The Ayoub Drone and Sparking War

Yahya Dbouk

Originally posted on Al-Akhbar English, 16 October 2012

On 12 July 2006, Hezbollah breached the border fence between Lebanon and occupied Palestine. The operation aimed to capture Israeli soldiers in order to exchange them for Lebanese and Arab prisoners held in Israeli jails.

This operation was followed by a 33-day Israeli war on Lebanon that was met with the approval of most Arab and Western governments.

The aim of the war was to crush Hezbollah and create a different reality in Lebanon that would usher in – through the gateway of Lebanon – a new Middle East that would be subservient to the United States.

On 7 October 2012, a Hezbollah drone called Ayoub penetrated the Israeli airspace all the way to the south of occupied Palestine passing close to the most important strategic Israeli installation – the Dimona nuclear reactor. Tel Aviv’s response was clear and full of implications: It bit its tongue and retreated.

It is useful to compare the two incidents. Ayoub was able to penetrate Israeli airspace all the way to Dimona, bypassing the entire Israeli radar and air defense system. Moreover, the drone flew over very sensitive military bases.

Compared to what happened in 2006, the drone did not only go beyond the blue line [border demarcation between Lebanon and Israel], it touched the green line in the West Bank and went beyond the red line associated with the Dimona nuclear reactor.

What can we learn from this comparison? Only political naivete would lead one to believe that the border breach in 2006 pushed Israel to war. It is akin to believing that the assassination attempt against the Austrian crown prince in 1914 led to World War One. The Ayoub operation serves as another retroactive reminder that the 2006 war was a US decision that employed Israeli tools to achieve political objectives in Lebanon and the region.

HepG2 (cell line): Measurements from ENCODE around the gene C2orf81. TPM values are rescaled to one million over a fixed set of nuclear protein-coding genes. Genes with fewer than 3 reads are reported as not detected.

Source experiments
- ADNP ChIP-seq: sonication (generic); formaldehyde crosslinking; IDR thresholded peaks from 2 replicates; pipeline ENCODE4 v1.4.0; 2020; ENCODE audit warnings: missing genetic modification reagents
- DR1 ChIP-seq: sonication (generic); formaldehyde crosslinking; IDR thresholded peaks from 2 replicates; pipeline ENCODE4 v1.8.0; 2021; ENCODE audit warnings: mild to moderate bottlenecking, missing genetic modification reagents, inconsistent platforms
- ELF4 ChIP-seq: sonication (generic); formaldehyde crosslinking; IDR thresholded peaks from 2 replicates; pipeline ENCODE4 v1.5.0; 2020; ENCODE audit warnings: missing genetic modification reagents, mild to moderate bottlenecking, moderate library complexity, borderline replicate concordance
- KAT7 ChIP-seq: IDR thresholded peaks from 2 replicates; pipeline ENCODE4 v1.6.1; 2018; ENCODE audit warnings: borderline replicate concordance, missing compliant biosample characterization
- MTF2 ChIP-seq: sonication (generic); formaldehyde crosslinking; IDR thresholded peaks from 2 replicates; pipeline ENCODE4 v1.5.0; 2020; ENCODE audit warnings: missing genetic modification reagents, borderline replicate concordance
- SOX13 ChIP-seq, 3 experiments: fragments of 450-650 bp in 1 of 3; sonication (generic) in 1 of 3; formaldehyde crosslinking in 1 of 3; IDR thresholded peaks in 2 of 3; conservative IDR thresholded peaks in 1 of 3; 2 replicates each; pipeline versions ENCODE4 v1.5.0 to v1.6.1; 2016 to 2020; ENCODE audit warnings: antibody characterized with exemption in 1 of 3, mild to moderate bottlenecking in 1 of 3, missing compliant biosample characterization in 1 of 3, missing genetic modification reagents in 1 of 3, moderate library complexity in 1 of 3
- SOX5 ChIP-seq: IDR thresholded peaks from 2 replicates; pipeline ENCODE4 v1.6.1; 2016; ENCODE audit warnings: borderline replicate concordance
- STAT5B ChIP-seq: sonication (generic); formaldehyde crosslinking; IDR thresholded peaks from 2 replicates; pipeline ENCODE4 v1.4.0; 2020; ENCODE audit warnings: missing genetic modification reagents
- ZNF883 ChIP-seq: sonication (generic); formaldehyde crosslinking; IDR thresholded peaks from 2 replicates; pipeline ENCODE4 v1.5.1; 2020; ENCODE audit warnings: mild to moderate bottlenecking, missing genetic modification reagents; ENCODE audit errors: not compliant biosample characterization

The question that begs an answer in the post-Ayoub political scene is the following. What prompted Israel to bite its tongue and refrain from reacting this time around? This despite the fact that Ayoub’s breach of Israeli territorial integrity is not only bigger, more comprehensive and more significant than the 2006 incident, but it also has a larger impact on Israeli national security. We can draw several conclusions from this incident.

First of all, the Ayoub incident indicates that any action Lebanon takes to deter Israel or prevent Israeli aggression is directly related to the struggle of mutual deterrence between the two sides. This is, in turn, linked to the fact that the Lebanese Resistance now has the ability to inflict unprecedented damage on Israel if the latter decides to attack Lebanon.
This background helps explain Israel’s failure to respond antagonistically to Ayoub as it backpedaled from the initial threats issued by its war minister Ehud Barak in the aftermath of the incident.

Secondly, the Ayoub drone was an indicator – for Israel especially – of how advanced the military, security and technological abilities of  the Resistance are. This serves to further deter Israel from attacking Lebanon militarily.

If Ayoub were, until very recently, one of the secret surprises of the next war, then Israelis should await the surprises that have not been revealed by Hezbollah yet. Surely, many of these surprises will only be revealed in case of a direct military confrontation between the two sides, if Israel were to decide to launch a war or do something that would ultimately result in war.

Thirdly, Israel’s strategic environment is going through a transitional period characterized by uncertainty and open to several possibilities. As such, any aggression towards Lebanon, whether limited or far reaching, would lead to a wide-scale military confrontation.

Such a confrontation might mobilize Arab public opinion, which is no longer controlled by dictators as it was in the past, and redirect it against Israel. The next confrontation with Hezbollah is expected to witness unprecedented victories on the part of the Lebanese party, accomplishments that will be seized upon by Arab public opinion as the street fixes its gaze on Israel.

This might explain Israeli self-restraint, specifically with regards to resistance forces, including its failure to respond to the Ayoub operation despite its negative impact on Israel.
Fourth, the Ayoub operation is in line with Hezbollah’s defensive strategy. The drone penetration is a response to repeated Israeli violations of Lebanese sovereignty towards which some Lebanese parties have become complacent. If Hezbollah is to be questioned about the Ayoub drone, the question should not be about sending the drone but rather what took them so long.

Yahya Dbouk is Israeli Affairs Columnist at Al-Akhbar. This article is an edited translation from the Arabic Edition, reprinted with the permission of Al-Akhbar English.

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